Whenever possible, the receiving unit should request a transfer of the copyright to the work of art.
Under federal law, copyright protection is available to all works of authorship that have been fixed in a tangible medium (this includes pictorial, graphic, and sculptural works; photographs, prints, and art reproductions; maps, globes, charts, diagrams, models, technical, and architectural drawings).
Owners of copyright have the following exclusive rights: to reproduce the work, to prepare derivative works, to distribute copies to the public, and to perform/display the work publicly. These rights are divisible and may be conveyed separately or in entirety. Ownership of the copyright of a work of art is distinct from ownership of the material object. Ownership of copyright remains with the artist unless copyright was conveyed by written agreement.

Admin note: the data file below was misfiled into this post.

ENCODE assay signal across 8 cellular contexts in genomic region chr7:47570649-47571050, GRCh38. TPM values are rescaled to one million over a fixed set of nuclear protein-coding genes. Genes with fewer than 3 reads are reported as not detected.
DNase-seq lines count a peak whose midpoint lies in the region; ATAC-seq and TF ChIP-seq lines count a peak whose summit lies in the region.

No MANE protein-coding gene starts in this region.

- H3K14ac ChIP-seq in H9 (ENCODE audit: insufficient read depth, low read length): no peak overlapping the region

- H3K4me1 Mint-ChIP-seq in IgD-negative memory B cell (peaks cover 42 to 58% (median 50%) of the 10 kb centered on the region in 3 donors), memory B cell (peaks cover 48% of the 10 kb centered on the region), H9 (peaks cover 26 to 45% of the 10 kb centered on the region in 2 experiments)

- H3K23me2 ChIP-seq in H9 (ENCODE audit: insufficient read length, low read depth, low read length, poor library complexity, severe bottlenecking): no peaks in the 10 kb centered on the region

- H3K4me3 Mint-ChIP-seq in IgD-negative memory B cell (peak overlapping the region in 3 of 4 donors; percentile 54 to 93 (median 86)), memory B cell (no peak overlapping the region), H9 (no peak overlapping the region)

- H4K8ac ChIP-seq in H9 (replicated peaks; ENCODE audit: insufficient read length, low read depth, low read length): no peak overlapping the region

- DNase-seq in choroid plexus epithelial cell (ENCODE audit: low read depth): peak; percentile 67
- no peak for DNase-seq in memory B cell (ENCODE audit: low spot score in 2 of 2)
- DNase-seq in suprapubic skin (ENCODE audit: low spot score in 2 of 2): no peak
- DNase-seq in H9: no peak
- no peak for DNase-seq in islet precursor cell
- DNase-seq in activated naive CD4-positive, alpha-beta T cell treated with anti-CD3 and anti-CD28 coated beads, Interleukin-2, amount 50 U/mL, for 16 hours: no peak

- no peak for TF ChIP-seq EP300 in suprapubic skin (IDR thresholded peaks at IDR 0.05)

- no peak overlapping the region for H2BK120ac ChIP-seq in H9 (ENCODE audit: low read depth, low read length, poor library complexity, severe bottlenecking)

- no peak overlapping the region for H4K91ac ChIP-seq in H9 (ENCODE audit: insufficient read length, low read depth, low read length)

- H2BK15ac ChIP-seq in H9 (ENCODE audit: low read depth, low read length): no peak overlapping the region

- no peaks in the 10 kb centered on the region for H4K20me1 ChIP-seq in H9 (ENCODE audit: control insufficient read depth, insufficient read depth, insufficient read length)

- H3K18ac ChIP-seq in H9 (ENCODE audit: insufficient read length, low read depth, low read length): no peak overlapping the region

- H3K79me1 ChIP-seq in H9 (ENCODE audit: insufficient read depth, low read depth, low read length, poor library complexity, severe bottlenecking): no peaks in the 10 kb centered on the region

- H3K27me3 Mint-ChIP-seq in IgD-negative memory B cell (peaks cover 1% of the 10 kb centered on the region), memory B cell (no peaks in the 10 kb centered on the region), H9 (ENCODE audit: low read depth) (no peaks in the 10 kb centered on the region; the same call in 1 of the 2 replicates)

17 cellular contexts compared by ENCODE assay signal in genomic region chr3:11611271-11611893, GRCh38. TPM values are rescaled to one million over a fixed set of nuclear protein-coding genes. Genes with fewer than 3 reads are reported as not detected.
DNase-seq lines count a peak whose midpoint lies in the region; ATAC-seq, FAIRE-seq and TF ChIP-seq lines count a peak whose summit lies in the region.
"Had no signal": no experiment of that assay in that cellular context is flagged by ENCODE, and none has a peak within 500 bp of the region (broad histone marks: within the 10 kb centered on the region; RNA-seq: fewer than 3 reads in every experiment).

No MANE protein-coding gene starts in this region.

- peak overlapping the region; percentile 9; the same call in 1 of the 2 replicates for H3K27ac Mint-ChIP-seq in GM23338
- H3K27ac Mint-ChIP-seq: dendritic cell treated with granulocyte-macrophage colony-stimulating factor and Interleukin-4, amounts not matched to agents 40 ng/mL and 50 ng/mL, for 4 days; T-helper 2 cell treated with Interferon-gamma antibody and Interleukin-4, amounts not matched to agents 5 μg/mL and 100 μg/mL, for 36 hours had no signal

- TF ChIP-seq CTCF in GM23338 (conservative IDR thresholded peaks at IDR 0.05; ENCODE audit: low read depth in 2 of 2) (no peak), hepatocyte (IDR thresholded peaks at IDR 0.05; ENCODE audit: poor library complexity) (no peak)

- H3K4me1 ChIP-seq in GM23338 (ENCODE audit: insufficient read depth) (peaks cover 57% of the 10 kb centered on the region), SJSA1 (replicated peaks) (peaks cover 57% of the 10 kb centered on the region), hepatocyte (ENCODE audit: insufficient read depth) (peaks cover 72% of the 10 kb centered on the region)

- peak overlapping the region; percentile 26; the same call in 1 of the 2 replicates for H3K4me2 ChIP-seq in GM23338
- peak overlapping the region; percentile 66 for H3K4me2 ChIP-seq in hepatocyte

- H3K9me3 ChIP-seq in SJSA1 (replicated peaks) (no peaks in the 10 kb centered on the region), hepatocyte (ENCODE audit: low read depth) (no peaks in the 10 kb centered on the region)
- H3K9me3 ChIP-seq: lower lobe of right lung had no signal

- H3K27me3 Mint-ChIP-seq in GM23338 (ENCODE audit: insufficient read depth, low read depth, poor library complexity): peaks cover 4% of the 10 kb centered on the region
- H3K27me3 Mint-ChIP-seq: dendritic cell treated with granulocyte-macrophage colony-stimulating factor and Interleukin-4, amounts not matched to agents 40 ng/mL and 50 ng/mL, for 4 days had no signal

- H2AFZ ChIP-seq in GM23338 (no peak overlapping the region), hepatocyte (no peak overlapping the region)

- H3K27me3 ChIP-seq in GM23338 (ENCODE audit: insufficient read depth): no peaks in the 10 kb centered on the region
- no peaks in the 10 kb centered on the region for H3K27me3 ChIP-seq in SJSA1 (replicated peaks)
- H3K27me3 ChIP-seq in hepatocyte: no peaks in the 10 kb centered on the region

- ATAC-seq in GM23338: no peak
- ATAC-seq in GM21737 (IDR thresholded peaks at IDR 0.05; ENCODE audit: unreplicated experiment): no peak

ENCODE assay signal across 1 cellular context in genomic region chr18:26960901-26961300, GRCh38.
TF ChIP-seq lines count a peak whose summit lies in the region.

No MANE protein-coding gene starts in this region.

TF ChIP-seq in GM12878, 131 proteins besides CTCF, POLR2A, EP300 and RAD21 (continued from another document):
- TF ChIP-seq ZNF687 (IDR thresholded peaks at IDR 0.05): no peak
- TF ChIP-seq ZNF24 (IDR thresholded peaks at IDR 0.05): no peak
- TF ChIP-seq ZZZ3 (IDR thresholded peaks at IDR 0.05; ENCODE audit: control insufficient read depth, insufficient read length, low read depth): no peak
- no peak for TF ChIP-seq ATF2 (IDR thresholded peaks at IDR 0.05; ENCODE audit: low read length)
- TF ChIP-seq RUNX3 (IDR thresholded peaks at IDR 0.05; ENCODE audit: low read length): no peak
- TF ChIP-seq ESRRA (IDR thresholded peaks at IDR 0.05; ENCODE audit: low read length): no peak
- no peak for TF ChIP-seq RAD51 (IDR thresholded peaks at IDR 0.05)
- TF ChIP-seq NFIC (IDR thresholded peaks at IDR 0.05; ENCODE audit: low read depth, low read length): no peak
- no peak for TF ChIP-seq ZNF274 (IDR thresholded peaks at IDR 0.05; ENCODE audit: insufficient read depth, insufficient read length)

Copyright protection for a work created after January 1, 1978 endures for the life of the artist, plus another fifty years. Works created prior to 1978 were granted two 28-year terms of protection, with renewal required after the first 28-year term. Once copyright protection has expired, the work falls into the public domain and can be used freely by anyone.
Works of art protected by copyright are available to anyone for “fair use,” such as for criticism, teaching, or research. “Fair use” is determined on a case-by-case basis, based upon four factors: the purpose and character of the proposed use, the nature of the copyrighted work, the amount and substantiality of the portion used, and the effect of the proposed use upon the potential market for, or value of, the work.
Federal copyright law has a provision pertaining exclusively to visual artists. It grants the creator of a work of visual art a limited right to maintain control over the work even after it has been sold. The artist has the right to claim authorship of the work and the right to prevent any intentional distortion, mutilation, or other modification of the work. These rights belong to the artist, even if the artist is NOT the copyright holder. They extend for the life of the artist and cannot be transferred, although they can be waived.
All questions on the complex issues of copyright should be referred to the Office of the Executive Director for Legal Affairs.
Last Updated on September 18, 2019